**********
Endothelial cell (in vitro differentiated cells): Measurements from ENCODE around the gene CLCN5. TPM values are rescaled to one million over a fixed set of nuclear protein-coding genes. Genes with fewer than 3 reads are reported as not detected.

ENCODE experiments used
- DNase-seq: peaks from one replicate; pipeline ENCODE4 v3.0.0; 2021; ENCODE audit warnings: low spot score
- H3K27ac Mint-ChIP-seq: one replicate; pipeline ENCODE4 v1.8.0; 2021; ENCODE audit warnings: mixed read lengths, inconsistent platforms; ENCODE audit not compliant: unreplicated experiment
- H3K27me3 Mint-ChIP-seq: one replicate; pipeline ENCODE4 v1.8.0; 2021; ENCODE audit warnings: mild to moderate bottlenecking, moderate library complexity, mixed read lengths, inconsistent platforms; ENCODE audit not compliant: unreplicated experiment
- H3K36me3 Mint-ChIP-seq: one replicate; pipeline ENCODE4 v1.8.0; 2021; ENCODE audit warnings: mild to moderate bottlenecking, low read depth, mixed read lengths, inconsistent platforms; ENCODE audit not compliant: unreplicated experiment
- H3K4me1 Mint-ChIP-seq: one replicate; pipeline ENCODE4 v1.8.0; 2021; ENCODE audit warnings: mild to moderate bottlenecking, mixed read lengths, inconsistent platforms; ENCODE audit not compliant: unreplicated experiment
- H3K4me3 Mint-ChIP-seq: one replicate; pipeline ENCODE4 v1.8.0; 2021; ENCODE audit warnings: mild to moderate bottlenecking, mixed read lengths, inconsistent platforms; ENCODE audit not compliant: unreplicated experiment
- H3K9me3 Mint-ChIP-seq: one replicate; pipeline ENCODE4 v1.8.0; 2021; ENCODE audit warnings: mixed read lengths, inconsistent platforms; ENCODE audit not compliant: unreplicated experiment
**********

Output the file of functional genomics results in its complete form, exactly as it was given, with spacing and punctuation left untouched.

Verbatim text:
Endothelial cell (in vitro differentiated cells): Measurements from ENCODE around the gene CLCN5. TPM values are rescaled to one million over a fixed set of nuclear protein-coding genes. Genes with fewer than 3 reads are reported as not detected.

ENCODE experiments used
- DNase-seq: peaks from one replicate; pipeline ENCODE4 v3.0.0; 2021; ENCODE audit warnings: low spot score
- H3K27ac Mint-ChIP-seq: one replicate; pipeline ENCODE4 v1.8.0; 2021; ENCODE audit warnings: mixed read lengths, inconsistent platforms; ENCODE audit not compliant: unreplicated experiment
- H3K27me3 Mint-ChIP-seq: one replicate; pipeline ENCODE4 v1.8.0; 2021; ENCODE audit warnings: mild to moderate bottlenecking, moderate library complexity, mixed read lengths, inconsistent platforms; ENCODE audit not compliant: unreplicated experiment
- H3K36me3 Mint-ChIP-seq: one replicate; pipeline ENCODE4 v1.8.0; 2021; ENCODE audit warnings: mild to moderate bottlenecking, low read depth, mixed read lengths, inconsistent platforms; ENCODE audit not compliant: unreplicated experiment
- H3K4me1 Mint-ChIP-seq: one replicate; pipeline ENCODE4 v1.8.0; 2021; ENCODE audit warnings: mild to moderate bottlenecking, mixed read lengths, inconsistent platforms; ENCODE audit not compliant: unreplicated experiment
- H3K4me3 Mint-ChIP-seq: one replicate; pipeline ENCODE4 v1.8.0; 2021; ENCODE audit warnings: mild to moderate bottlenecking, mixed read lengths, inconsistent platforms; ENCODE audit not compliant: unreplicated experiment
- H3K9me3 Mint-ChIP-seq: one replicate; pipeline ENCODE4 v1.8.0; 2021; ENCODE audit warnings: mixed read lengths, inconsistent platforms; ENCODE audit not compliant: unreplicated experiment